A lot has been done and written about the victims of the 1984 carnage, including some exaggerated and biased reporting in the Western media and Human Rights Watch groups but it is also true that despite several commissions, committees and judicial probes, there is a general perception that many influential culprits have not been punished and enough has not been done to compensate and assuage the feeling of the aggrieved families. Reportedly, even the Central Bureau of Investigation (CBI) in India had opined that the violence in Delhi was organized with the tacit support from a section of police and government officials. Post anti-Sikh riots, at least ten commissions and committees have been constituted to investigate and fix responsibility for the riots.
The Marwah Commission was appointed in November 1984 tasked with enquiring the role of Delhi police during the riots but proceedings were stopped mid-way in 1985 and its records were handed over to the Misra Commission appointed in May 1985. Justice Rangnath Misra, a judge in the Supreme Court, submitted his report in August 1986, which was criticized as biased by the People's Union for Civil Liberties and Human Rights Watch. While the Commission agreed about the widespread lapses on the part of the police but it did not recommend any criminal prosecution of any police or civil official for the carnage.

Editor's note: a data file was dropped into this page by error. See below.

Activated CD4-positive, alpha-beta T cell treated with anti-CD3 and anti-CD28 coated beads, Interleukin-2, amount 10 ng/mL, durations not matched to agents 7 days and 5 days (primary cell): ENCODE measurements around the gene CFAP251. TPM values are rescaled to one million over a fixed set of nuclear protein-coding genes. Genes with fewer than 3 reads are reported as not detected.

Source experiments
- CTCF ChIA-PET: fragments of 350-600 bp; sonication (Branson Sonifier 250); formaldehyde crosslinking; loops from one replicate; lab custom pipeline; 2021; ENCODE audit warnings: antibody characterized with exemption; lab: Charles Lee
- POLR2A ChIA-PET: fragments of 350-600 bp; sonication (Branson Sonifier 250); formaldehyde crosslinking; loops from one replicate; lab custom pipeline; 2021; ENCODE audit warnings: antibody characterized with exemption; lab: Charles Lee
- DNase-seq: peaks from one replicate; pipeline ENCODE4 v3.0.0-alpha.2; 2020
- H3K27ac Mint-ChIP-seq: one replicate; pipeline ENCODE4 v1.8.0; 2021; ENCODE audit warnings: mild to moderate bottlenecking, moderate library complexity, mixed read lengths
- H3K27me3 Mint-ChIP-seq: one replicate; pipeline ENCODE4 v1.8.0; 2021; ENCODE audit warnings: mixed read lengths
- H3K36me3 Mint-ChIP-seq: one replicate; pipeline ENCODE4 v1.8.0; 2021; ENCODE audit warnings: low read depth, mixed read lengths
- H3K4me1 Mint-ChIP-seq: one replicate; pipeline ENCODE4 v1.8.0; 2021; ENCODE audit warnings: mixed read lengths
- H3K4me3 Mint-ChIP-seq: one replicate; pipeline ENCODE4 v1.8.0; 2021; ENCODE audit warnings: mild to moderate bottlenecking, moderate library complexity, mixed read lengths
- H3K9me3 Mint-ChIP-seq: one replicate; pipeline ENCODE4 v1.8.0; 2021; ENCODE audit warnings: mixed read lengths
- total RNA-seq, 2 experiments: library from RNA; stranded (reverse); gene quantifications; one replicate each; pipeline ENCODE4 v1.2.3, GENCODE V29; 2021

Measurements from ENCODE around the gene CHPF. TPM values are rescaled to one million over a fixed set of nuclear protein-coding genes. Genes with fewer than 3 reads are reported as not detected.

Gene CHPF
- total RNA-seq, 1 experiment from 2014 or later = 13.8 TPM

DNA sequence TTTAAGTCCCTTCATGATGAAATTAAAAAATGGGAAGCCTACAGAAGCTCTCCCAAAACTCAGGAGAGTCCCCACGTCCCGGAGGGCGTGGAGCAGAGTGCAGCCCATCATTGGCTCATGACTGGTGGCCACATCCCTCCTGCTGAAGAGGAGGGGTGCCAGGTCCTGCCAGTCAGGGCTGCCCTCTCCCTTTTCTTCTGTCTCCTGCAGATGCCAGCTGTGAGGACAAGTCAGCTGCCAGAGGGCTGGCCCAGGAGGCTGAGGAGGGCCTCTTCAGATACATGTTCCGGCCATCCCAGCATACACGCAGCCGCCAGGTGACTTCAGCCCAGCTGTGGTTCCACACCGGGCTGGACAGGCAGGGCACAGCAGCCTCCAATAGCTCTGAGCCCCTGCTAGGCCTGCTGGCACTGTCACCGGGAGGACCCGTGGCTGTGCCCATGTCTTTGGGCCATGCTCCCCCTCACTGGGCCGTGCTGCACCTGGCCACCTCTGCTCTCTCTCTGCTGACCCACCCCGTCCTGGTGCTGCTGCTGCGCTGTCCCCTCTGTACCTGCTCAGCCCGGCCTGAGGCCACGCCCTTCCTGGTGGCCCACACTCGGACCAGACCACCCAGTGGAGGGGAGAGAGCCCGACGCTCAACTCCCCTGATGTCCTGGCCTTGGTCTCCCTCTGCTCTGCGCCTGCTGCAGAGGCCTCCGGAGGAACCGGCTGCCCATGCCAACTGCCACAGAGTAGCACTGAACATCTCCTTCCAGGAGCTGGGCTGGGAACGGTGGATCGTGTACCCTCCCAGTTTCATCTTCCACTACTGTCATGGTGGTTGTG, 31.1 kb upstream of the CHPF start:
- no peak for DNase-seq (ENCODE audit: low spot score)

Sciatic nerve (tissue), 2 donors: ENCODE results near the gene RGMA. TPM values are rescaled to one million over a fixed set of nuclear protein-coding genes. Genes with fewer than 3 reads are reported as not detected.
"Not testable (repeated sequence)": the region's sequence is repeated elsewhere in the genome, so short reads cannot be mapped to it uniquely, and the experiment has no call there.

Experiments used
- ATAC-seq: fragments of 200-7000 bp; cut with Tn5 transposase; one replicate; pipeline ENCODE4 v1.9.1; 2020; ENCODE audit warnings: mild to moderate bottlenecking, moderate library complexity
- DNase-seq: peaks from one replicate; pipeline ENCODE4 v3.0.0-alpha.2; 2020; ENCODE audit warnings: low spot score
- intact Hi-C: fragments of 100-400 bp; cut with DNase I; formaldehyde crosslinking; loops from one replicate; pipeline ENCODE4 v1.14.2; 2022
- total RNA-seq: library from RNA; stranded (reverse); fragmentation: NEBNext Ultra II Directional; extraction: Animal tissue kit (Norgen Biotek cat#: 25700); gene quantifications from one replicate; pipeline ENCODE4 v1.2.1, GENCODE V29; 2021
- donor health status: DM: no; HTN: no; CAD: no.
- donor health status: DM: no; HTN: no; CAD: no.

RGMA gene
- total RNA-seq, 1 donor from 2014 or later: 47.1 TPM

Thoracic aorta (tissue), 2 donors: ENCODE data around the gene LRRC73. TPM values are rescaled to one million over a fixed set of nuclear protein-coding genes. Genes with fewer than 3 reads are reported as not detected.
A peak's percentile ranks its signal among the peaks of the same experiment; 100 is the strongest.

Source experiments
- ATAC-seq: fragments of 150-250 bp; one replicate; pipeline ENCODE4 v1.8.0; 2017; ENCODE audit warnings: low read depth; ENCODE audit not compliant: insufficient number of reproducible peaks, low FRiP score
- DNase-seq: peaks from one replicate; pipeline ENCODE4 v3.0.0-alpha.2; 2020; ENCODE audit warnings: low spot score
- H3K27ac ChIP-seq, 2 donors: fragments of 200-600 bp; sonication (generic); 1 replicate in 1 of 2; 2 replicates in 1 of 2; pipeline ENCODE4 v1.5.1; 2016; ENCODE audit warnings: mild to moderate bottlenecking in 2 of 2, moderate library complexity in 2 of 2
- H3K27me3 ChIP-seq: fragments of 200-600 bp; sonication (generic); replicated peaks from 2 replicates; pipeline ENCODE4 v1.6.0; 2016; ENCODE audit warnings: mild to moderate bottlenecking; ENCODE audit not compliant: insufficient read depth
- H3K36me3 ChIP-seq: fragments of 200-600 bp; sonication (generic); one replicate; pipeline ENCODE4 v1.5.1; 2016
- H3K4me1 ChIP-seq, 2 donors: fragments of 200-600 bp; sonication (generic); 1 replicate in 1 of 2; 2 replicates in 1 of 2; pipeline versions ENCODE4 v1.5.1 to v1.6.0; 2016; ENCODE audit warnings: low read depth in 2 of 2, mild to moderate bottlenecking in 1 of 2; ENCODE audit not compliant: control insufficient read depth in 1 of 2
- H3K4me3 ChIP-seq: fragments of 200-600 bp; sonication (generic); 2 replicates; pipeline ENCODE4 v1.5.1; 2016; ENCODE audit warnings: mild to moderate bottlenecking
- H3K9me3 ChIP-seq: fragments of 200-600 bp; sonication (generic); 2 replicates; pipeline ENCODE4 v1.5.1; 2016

Following the Misra Commission, the Kapur Mittal Committee and Jain Banerjee Committee were constituted in February 1987. The former Committee recommended action against a large number (72) of police officials including the dismissal of some while the latter Committee recommended registration of cases against Sajjan Kumar, a prominent Congress leader. These Commission/Committees were appointed by the Congress government; however, no substantive action was taken by them against identified officials/politicians. One Ahuja Committee was constituted to ascertain the number of deaths and according to its report a total of 2,733 Sikhs were killed in Delhi during the riots.